The Galaxy S6 edge+ is a large Galaxy S6 edge. If you want this phone distilled to its essence, there it is. It is derivative. That is its sole reason for existing, and if that is the bar to meet, the Galaxy S6 edge+ meets it with unforgiving literalness and exacting precision.
The Galaxy Note 5 is a large Galaxy S6... with a pen. And a curved backplate (a reverse edge, if you will). The Note 5 is very clearly not defined not by the Note device that preceded it, but by Samsung's larger "premium" corporate brand image unveiled with the S6, and makes all but a complete break from last year's device except in regard to the stylus.
So, if you like the Galaxy S6 or S6 edge, you'll like these phones. If you don't? You won't. Unless your single, solitary complaint is that the S6 and S6 edge don't have large enough displays (or a stylus, I guess). In which case, that is why the Note 5 and S6 edge+ are here - because they're bigger. Other than that? Differences versus the old devices really are negligible.
Larger batteries barely manage to get them into the "mediocre" category for longevity, more RAM (4GB) seems basically to be wasted by an aggressive task-killing implementation, and you even have fewer colors and storage variants to choose from than you did on the original S6 and S6 edge. You get the same processor, the same cameras, the same basic software, and the same non-removable battery and non-existent microSD card.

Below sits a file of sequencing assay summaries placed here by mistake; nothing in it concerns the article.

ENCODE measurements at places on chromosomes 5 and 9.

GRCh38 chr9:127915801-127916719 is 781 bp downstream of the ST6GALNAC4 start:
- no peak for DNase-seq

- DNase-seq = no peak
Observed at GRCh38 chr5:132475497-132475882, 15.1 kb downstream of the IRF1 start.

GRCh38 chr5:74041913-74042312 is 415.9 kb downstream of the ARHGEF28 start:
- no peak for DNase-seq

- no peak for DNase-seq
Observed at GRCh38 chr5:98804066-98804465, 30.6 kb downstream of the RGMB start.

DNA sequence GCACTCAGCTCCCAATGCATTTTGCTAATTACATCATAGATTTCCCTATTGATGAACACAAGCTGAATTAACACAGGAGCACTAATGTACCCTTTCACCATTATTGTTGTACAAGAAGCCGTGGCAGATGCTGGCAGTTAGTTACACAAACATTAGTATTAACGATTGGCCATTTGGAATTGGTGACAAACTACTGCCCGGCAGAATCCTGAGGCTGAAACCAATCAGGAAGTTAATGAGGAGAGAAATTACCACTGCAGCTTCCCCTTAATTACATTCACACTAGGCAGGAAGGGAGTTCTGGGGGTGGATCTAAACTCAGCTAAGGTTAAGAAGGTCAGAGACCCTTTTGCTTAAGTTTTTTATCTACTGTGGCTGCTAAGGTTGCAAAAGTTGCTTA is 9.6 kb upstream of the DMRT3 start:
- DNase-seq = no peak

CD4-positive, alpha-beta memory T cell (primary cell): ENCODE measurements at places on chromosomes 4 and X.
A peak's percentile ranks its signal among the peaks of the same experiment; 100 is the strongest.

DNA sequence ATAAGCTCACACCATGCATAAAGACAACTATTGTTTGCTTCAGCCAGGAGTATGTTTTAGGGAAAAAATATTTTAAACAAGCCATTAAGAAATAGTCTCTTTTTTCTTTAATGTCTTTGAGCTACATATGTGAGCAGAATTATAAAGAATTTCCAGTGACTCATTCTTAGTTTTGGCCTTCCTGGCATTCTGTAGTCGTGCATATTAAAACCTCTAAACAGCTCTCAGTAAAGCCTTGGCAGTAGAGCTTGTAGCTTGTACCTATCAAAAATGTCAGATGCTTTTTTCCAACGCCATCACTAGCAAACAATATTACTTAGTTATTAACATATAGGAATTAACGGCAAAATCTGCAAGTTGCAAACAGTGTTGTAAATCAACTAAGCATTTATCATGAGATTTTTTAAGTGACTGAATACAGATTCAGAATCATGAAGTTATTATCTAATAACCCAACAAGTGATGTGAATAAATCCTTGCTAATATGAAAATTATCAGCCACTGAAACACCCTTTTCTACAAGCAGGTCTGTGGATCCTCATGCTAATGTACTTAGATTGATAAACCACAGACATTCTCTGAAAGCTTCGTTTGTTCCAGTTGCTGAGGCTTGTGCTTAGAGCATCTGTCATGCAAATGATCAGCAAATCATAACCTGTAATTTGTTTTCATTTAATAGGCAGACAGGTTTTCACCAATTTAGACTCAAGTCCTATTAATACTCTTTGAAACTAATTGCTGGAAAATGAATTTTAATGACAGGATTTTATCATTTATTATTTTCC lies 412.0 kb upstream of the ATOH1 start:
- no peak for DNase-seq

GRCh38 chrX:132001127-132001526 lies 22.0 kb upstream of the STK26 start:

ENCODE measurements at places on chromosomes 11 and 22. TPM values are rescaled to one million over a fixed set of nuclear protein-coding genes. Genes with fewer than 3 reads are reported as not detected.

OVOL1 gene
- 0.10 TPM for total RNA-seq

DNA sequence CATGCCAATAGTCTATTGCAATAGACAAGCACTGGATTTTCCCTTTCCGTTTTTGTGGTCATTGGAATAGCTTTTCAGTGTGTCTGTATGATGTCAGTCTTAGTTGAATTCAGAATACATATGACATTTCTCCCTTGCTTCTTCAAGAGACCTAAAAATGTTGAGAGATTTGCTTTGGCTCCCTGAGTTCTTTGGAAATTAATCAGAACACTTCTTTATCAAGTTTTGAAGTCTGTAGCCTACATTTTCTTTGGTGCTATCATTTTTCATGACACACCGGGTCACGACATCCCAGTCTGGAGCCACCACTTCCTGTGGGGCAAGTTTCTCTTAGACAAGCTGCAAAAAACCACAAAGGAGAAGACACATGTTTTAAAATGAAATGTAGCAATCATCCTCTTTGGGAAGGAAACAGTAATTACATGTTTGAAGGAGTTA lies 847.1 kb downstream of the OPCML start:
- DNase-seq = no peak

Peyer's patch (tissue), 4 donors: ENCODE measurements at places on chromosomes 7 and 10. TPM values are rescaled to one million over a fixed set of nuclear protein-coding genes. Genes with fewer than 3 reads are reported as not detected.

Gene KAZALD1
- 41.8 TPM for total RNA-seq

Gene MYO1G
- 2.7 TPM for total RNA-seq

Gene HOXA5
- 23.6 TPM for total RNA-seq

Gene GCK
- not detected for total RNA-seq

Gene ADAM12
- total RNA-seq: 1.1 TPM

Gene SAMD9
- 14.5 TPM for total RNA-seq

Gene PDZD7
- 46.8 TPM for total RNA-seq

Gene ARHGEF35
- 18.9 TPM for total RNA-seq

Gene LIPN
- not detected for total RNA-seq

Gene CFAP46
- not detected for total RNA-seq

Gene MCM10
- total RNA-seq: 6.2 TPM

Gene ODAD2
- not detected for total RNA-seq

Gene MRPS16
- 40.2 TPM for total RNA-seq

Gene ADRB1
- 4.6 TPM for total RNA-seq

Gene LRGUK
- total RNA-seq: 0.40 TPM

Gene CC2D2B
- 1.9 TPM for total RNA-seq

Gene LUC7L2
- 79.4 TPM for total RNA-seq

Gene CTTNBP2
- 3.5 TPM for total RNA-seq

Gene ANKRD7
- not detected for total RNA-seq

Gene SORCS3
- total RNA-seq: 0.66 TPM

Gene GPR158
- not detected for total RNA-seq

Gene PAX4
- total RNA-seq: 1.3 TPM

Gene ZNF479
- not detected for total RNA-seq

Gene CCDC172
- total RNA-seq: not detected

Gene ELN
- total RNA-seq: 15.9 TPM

You also get Samsung's inarguably brilliant Super AMOLED+ Quad HD display, which is the best screen on any smartphone ever, full stop. You get build quality and design precision unrivaled by any other Android device manufacturer - say what you will of the actual attractiveness of that design. Samsung's uber-fast UFS2.0 NAND storage and LPDDR4 memory are class-leading, and the Exynos 7420 has pretty much wiped the floor with any Qualcomm processor product this year in terms of raw computing power.
So, are these good phones? Of course they are. Anyone telling you otherwise is trying to sell you something, or worse, is desperately out of touch with the fact that so are most smartphones today.
What separates the S6 edge+ and Note 5 are their "premium" factor, as well as the Samsung name, which like it or not has marketed its way into becoming a recognizable upscale consumer brand. And you will pay for that brand - this AT&T Galaxy S6 edge+ in 32GB Gold Platinum retails for an eye-watering $820. The Note 5? A comparatively less sphincter-clenching $740. Prices do vary by carrier and region, with AT&T being among the most expensive here in America.